Despite the hopes for co- operation, the INC still has differences to resolve within its ranks before it can present itself as an alternative government. The two powerful Kurdish groups -PUK and KDP , which together can muster near 30,000 troops, already enjoy autonomy in northern Iraq ( 18%  of Iraqis are Kurds)  and fear they could lose their freedoms if a new regime is installed in Baghdad. Iraqi nationalist leaders - CMM, INA and INC)  at the talks claimed to represent the interests of the whole country, but they are seen as too weak to have any real influence on the ground, and, along with other groups belong to the Sunni minority - only 15% of the population- who traditionally ruled Iraq since its creation in 1922. 

   A strong body of opinion in Washington believes  America still needs to find a credible leader within Iraq, possibly a serving army officer in the mould of Hamid Karzai, the Afghan leader who helped to topple the Taleban and is now the country's President. Donald Rumsfeld, the US Defence Secretary, said at a Pentagon briefing this week : ''Wouldn' it be a wonderful thing if Iraq were similar to Afghanistan? If a bad regime was thrown out, people were liberated, food could come in, borders could be opened, repression could stop, prisons could be opened.''

   Sharif Ali bin Hussein, the leader of the CMM and a cousin of Iraq's former King Faisal II, predicted that Iraq would rise against the regime with outside help. 'The entirety of Iraq is opposed to Saddam Hussein,' he told the BBC on the eve of Washington meeting. 'Our message is that the military, the Republican Guard, and the Iraqi people are all willing to take on Saddam.'  The Americans have already begun chartering ships to ferry tanks and other armoured vehicles to the Gulf in a further sign of American preparations for a military strike against Iraq. The US-based Maersk Line, which is part of the Danish shipping company, Maersk Sealand, is to operate and maintain eight American-owned ships capable of carrying  tanks and tanker lorries. The ships would be positioned around the Indian Ocean base of Diego Garcia, from which the US Air Force launched B52 strategic bomber attacks against Iraq in 1991. 

   For the Gulf War in 1990-1991 the US shipped 12 million tonnes of equipment to the region to support a force of 500,000 troops, which took six months to build up . For Britain it took 80 ships to move just one armoured division to the Gulf, which what would be expected in President Bush decided to go for an all out invasion.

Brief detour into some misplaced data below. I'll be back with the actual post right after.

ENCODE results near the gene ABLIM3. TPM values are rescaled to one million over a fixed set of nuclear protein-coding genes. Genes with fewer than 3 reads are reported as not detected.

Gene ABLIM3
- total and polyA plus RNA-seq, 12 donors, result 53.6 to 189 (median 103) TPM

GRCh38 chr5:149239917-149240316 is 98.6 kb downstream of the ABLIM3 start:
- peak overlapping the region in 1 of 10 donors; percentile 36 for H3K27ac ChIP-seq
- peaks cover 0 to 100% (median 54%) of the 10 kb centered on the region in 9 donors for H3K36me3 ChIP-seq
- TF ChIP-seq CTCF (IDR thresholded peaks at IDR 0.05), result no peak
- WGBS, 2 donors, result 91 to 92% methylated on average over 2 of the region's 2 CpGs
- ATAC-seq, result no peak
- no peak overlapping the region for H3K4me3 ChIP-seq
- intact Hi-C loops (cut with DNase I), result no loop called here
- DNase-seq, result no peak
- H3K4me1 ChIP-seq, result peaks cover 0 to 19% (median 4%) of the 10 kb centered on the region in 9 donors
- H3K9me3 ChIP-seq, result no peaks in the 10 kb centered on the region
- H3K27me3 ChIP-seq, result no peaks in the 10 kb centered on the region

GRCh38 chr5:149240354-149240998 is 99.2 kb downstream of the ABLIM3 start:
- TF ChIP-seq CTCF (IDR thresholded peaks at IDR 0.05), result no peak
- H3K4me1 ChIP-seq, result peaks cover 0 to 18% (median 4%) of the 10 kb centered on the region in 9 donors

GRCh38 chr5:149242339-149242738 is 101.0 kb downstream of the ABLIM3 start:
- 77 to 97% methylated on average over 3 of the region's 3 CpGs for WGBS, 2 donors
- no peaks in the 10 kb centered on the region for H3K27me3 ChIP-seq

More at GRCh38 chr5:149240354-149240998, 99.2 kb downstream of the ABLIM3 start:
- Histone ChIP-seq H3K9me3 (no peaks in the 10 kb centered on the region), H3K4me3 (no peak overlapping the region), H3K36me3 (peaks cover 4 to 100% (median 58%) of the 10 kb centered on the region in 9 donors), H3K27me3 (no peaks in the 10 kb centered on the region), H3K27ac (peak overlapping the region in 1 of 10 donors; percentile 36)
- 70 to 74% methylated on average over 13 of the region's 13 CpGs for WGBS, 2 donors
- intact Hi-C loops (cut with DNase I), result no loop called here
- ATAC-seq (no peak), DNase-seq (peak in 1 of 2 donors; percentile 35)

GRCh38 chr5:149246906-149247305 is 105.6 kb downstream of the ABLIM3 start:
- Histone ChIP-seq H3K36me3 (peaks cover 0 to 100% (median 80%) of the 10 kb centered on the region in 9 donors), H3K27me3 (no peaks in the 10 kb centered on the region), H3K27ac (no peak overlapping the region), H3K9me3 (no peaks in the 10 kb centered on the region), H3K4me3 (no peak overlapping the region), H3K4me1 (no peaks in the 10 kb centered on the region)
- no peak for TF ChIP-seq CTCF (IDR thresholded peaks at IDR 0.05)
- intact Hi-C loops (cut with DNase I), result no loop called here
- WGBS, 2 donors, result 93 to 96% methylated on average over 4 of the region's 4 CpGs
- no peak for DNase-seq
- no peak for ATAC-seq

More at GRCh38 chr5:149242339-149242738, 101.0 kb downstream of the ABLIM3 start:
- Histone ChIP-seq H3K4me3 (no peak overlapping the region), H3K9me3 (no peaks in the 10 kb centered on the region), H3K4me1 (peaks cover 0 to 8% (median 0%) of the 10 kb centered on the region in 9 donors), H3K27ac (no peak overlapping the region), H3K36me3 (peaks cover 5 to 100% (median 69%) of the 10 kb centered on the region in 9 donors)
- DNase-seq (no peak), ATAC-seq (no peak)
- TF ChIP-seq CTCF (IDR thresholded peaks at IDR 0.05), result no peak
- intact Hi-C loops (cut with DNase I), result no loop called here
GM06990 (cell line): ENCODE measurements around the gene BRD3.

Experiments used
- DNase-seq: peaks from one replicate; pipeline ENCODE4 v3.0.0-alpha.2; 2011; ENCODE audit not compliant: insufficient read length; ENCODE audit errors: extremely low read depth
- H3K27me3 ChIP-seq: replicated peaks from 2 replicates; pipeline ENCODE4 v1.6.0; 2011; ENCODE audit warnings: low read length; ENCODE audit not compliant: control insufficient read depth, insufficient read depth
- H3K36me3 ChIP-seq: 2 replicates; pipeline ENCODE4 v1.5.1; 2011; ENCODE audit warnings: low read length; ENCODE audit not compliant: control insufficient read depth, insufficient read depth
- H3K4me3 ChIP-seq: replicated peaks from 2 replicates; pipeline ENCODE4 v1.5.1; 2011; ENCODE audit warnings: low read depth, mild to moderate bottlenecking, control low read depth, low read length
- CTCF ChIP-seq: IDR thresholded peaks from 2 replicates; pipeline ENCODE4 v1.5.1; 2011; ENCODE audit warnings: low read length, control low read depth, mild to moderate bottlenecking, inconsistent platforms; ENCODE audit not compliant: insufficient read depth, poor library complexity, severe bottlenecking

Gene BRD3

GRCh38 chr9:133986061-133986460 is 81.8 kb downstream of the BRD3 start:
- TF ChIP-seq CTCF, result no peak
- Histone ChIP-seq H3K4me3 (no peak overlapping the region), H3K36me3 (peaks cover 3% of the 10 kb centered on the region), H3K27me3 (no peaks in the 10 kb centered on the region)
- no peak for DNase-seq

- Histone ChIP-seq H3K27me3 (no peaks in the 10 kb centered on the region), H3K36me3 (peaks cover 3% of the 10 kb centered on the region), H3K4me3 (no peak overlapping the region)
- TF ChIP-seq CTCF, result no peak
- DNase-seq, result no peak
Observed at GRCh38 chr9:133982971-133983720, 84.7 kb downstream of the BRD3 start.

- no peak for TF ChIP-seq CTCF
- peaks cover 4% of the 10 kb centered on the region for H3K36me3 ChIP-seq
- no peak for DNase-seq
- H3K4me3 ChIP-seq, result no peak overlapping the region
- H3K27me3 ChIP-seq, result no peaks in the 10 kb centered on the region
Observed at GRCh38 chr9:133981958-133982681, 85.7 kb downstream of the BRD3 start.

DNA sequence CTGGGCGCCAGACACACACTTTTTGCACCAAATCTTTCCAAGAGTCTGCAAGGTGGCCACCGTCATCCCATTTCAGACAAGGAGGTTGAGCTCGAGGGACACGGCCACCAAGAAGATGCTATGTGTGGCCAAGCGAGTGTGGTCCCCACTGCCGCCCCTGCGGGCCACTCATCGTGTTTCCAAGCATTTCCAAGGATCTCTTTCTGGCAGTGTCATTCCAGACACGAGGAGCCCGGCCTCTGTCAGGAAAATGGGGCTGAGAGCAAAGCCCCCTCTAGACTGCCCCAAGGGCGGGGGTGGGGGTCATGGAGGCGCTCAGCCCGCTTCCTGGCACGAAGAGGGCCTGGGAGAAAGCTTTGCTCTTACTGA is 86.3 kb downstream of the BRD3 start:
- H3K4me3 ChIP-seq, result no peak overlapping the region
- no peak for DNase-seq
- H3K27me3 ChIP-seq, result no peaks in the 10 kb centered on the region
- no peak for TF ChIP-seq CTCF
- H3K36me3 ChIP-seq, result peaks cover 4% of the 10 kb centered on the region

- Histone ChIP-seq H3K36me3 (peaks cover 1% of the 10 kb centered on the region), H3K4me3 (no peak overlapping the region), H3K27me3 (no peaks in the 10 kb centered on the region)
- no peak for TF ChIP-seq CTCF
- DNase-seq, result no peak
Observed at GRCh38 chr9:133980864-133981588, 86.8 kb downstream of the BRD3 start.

Meanwhile US engineers  have been creating up to eight small airfields in the Kurdish regions, which could be used for ferrying in troops by transport aircraft or helicopters.

  "Behined closed doors, all Arab governments tell the Americans that they would not oppose a strike if it   lead to Saddam's removal," said one Arab diplomat, ''which is different from their public statements.'' Qatar - historically sympathetic towards Iraq - continues to oppose a war, officially, while its popular television channel Al-Jazeera hosts very anti-American anti-western  radical loud mouths, who have managed to cause several diplomatic rows by attacking Saudi Arabia as ' a base for the Americans.'

   '' In reality it is the reverse,'' said the diplomat.  The US has an air base at al-Udeid in Qatar which is designed to provide shelter against biological and chemical attacks and has a 4,500-metre runway - one of the longest in the Middle East. Observers expect the base to take over some of the functions of the Prince Sultan air base which Saudi Arabia says cannot be used to attack Iraq. 

Saudi Arabia's hosting of the allied troops in 1990,enabled the success of Desert Storm  1991  to liberate Kuwait. The Kingdome has ruled out the use of its bases to attack Iraq. Tthe balance of power and forces this time indicate, that at least the massive invasion of Gulf War Mk2, could  be ruled out leaving us with five possible scenarios and a great deal of opposition from the region and Europe, while Washington continue to  pray for a palace coup and the emergnce ofa hero waering a keffiyeh rather than a stetson; which would help help the US  avoiding the need for answering so many unanswerable questions.